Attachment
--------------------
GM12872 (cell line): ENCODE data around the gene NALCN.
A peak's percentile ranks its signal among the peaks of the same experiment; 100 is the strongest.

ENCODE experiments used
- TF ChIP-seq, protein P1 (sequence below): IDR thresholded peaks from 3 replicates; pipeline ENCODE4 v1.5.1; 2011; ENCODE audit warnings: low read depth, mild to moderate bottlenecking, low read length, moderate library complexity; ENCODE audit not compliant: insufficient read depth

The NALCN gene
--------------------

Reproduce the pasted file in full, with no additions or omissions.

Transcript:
GM12872 (cell line): ENCODE data around the gene NALCN.
A peak's percentile ranks its signal among the peaks of the same experiment; 100 is the strongest.

ENCODE experiments used
- TF ChIP-seq, protein P1 (sequence below): IDR thresholded peaks from 3 replicates; pipeline ENCODE4 v1.5.1; 2011; ENCODE audit warnings: low read depth, mild to moderate bottlenecking, low read length, moderate library complexity; ENCODE audit not compliant: insufficient read depth

The NALCN gene